The Class of 1978 Foundation provides financial support to Princeton University students who wish to benefit communities or constituencies in need by participating in direct, hands-on community service activities. Only summer projects are eligible for consideration. Stipends will be awarded to qualified persons without regard to sex, age, nationality, race, creed, color, gender identity, or sexual orientation.
At the present time, the Foundation seeks proposals from Princeton University undergraduate students for the awarding of the stipend, not exceeding $5,000 per recipient, for use during Summer 2021. The Foundation reserves the right to limit the number of awards or to decline to make any award if no proposal is deemed appropriate for support.
A proposed project should be one of direct service to a well-defined constituency, preferably under the auspices of a sponsoring organization that represents that constituency. Projects without a sponsoring organization may be considered if the candidate submits evidence of support from a collaborating organization or relevant community leader.
“Service” is defined as activity to (1) improve a local, regional, national or global population’s well-being in terms of mental or physical health (including issues of hunger, housing, or health care); (2) improve an underserved community’s quality of life (including education, art, music, or transportation); (3) encourage economic development, social justice, or human rights; or (4) encourage adaptation and resilience relating to climate-change impacts on human and/or environmental health. Principles of equity and justice are foundational to our values, and we will be especially delighted to support work that furthers them.
Additional information and examples of past grants are provided on the Foundation’s website.
We are aware that the COVID-19 pandemic presents unique challenges. The safety of our grantees is a top priority. Accordingly, we will be following Princeton’s guidance on health and safety precautions, including restrictions on University-sponsored travel. We will provide updates as the situation continues to develop over the coming months. This might include modifications to our application requirements to ensure that projects reflect appropriate “social distancing” protocols.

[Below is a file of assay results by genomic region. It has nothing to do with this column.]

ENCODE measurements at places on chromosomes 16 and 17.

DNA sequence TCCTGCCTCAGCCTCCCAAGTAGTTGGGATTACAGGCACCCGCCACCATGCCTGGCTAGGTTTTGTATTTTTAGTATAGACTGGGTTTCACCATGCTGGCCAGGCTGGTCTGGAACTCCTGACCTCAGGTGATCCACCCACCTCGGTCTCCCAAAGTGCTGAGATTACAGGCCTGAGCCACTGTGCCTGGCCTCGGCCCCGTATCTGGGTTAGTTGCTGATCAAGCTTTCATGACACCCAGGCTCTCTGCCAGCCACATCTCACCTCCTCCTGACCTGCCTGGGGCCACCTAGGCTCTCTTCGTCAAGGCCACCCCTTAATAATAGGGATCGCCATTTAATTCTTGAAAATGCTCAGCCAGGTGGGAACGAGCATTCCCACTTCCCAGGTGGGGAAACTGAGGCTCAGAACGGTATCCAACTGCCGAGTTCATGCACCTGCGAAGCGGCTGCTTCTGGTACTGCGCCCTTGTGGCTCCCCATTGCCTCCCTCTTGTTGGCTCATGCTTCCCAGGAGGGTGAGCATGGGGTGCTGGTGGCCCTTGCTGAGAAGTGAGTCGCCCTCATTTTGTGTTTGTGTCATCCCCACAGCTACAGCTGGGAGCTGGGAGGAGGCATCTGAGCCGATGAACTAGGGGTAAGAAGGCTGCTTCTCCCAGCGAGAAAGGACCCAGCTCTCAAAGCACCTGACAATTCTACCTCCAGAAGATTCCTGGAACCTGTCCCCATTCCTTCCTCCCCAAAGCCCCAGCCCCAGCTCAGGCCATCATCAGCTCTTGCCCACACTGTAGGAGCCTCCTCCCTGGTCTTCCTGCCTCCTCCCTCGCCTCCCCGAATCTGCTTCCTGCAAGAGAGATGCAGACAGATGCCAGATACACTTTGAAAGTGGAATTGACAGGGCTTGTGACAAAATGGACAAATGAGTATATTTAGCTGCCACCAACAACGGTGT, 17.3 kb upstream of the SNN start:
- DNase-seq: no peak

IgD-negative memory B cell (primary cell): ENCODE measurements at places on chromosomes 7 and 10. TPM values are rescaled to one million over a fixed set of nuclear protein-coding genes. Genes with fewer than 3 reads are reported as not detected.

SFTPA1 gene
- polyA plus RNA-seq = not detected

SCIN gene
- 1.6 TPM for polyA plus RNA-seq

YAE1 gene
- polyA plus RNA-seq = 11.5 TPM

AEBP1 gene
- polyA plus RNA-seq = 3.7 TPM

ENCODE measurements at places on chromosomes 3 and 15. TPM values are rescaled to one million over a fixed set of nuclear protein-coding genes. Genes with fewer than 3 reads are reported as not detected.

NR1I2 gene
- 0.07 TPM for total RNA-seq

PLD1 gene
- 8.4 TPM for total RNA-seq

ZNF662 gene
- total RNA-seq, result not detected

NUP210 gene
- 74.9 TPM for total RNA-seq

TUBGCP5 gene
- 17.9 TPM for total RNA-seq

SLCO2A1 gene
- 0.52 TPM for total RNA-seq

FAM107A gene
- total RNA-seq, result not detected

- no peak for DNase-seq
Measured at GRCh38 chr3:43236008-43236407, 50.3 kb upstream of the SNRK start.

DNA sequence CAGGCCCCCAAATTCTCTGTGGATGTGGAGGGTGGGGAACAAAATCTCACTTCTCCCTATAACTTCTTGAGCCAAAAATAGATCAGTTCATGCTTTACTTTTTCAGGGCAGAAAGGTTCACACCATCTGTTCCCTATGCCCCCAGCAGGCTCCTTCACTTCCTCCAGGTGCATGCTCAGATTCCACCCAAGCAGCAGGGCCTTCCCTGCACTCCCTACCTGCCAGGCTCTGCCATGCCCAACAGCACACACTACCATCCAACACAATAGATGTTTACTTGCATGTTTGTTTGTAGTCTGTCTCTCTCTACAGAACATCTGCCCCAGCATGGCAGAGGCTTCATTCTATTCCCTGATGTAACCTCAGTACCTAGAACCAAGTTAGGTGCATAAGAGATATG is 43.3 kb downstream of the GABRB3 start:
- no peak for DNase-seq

- To be considered for funding, candidates must submit a project proposal essay that specifically addresses the five topics identified in the subparagraphs below. Great weight is given to the essay in the grant selection process. Your essay should not be longer than two single-spaced or four double-spaced pages, utilizing a 12-point font and margins of at least 1 inch on all sides of the page. It should address each of the following questions:
- What community service work do you propose to undertake this summer? Please describe the community to be served, the project’s goals, the relevant needs of the community to be served, the specific activities for which you will be personally responsible, and the project’s continuing value to the community once you leave.
- What motivates you to engage in community service this summer? What do you believe you will contribute to the project, and what do you hope to gain from the experience? What do you hope to bring back with you, for your Princeton community and beyond?
- Have you worked previously on community service projects? If so, how does your proposed service work for this summer differ from your past experiences and provide opportunities for further personal growth or benefit?
- What role, if any, have you played in creating or influencing the design of the community service project for which you seek a Class of 1978 grant award?
- What else would you like the Foundation to know about your background, circumstances, and aspirations, or about your proposed community service project?
- In addition to the project proposal essay, candidates must provide a current resume and a detailed budget.
- Candidates must provide confirmation that their proposed project will be accepted by the sponsoring organization. Applications for projects that are not confirmed by April 1, 2021, will not be considered for funding. Candidates proposing projects that are not under the auspices of a sponsoring organization must submit by April 1, 2021, at least one letter of support from a collaborating organization or community leader related to the proposed project.
- The Foundation Board may follow-up by telephone or email if materials are missing or we have other questions about an application.
Grants will not be given to support academic research projects, including research for a junior paper or senior thesis. Grants will not be given to support “inherently religious” activities.
Required Post-Project Report
In accepting the Award, successful candidates agree to submit a summary report at the conclusion of the project. The report should be formatted as a Word document (in .docx format) and should include 5-10 photos and 1-2 short smartphone videos. Please include a close-up of the candidate on site, photos of the candidate working with others on the project, photos and videos that illustrate the nature of the project, and perhaps a group photo. These materials may be published freely (in whole or in part) on the Foundation’s website and/or in other marketing materials. They must be submitted no later than 30 days after completion of the funded project.